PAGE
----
In 1998 Sarah Lawrence College offered an undergraduate course charmingly called “theory of new media.” It seemed like a good way to fulfill my science requirement at this ultra-liberal school, where I majored in writing but spent my evenings hand-coding effusive fan websites for riot grrrl bands from the Pacific Northwest. Before long, I was grading papers as a teaching assistant in web development at the NYU School of Continuing Education.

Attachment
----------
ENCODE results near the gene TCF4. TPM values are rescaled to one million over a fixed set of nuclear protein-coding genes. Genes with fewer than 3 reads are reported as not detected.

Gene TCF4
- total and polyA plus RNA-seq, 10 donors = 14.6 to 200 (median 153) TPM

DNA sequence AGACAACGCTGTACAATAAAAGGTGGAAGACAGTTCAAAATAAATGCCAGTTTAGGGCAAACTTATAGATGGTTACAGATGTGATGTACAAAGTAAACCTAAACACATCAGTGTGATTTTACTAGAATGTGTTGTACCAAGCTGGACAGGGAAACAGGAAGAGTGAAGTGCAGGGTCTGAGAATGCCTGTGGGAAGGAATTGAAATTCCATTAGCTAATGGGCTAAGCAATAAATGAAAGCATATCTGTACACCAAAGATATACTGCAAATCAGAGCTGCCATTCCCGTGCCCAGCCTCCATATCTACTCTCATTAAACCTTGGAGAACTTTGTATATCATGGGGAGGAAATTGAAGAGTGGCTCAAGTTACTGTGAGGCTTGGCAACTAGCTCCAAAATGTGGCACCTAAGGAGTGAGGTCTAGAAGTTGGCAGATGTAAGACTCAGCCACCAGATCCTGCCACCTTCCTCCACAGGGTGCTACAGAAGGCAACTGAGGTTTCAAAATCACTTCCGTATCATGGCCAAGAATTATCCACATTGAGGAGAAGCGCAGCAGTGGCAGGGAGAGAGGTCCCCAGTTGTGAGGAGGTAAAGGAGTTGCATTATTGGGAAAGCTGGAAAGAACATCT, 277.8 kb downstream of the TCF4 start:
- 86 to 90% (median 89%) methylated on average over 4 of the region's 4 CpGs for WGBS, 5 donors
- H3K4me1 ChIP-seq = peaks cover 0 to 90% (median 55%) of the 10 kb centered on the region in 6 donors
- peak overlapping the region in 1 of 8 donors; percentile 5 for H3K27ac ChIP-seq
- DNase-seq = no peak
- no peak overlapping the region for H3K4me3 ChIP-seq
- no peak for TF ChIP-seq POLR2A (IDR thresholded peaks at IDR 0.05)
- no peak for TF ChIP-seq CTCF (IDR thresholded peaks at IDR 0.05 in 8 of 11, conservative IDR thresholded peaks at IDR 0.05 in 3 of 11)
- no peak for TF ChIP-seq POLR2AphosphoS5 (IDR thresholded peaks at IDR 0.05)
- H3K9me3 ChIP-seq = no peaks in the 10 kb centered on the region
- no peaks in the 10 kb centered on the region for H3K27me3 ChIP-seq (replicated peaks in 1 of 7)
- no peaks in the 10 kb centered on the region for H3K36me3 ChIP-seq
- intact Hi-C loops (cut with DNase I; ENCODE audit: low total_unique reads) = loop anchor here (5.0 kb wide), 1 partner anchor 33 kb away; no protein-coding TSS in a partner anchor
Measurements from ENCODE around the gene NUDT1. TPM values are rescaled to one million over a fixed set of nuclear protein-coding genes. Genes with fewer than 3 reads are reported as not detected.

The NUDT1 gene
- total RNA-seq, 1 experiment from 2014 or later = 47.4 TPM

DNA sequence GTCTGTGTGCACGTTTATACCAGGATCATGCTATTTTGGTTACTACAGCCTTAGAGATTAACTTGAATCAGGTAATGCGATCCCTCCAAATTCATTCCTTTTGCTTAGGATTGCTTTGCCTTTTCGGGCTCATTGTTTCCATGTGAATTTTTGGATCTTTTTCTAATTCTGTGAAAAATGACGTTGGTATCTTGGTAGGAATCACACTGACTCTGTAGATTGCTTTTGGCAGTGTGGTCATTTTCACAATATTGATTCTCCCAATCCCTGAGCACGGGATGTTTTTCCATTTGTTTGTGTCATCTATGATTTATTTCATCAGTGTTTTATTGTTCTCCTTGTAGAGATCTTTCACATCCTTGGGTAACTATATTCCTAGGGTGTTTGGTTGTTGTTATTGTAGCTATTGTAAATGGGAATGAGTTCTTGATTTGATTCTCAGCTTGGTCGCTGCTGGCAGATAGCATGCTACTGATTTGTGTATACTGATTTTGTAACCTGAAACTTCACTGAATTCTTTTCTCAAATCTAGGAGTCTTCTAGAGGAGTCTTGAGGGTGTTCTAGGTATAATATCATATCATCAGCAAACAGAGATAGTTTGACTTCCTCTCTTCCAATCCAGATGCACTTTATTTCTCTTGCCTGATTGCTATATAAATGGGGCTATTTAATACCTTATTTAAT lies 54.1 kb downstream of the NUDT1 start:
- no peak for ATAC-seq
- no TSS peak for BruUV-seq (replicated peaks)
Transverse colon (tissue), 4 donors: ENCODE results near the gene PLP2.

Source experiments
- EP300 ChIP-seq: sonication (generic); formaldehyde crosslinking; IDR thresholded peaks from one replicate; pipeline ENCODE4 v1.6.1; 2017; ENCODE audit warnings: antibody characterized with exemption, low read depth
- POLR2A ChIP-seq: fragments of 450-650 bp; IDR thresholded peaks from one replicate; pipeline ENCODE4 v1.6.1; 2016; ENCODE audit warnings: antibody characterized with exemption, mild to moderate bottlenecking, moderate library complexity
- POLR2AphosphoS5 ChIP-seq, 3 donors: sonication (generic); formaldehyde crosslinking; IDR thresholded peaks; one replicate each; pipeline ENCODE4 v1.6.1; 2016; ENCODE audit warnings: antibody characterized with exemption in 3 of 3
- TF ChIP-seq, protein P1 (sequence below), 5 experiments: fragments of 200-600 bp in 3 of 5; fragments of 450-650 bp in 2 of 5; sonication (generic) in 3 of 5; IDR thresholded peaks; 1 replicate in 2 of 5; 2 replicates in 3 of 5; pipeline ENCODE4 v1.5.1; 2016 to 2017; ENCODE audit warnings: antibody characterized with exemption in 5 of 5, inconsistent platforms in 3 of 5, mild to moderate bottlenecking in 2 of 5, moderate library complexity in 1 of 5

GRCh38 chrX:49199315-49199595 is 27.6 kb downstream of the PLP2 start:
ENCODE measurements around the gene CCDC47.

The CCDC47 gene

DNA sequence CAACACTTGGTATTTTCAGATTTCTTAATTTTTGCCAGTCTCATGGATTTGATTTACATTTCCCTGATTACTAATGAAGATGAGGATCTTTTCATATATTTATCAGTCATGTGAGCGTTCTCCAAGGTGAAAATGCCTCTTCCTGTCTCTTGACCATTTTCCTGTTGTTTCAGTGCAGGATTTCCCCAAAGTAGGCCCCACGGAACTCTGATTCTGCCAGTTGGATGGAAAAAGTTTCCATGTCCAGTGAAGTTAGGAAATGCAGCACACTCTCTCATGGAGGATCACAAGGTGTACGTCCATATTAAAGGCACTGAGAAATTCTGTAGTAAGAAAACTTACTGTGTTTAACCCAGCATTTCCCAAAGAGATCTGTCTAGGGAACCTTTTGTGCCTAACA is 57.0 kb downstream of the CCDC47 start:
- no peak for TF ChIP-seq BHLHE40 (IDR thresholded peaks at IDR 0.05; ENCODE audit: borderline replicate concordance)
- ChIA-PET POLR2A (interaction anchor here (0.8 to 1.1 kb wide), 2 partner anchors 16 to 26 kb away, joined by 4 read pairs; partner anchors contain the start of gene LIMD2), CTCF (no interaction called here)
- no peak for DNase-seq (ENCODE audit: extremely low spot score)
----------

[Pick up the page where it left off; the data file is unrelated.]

After college, I worked for a while in publishing as a web editor, which in the early aughts meant a wide and often bewildering set of responsibilities. The companies I worked for fizzled when the dot-com bubble burst and after a dizzying spin through an agency, I landed at Barnes & Noble publishing before striking out on my own as a freelancer. I have been working independently for about ten years now.
My love for the web is related to my love for photography and fanzines. It’s got a low barrier to entry, it encourages collaboration, it rewards late nights and deep digs; it’s young, it’s art, it’s history.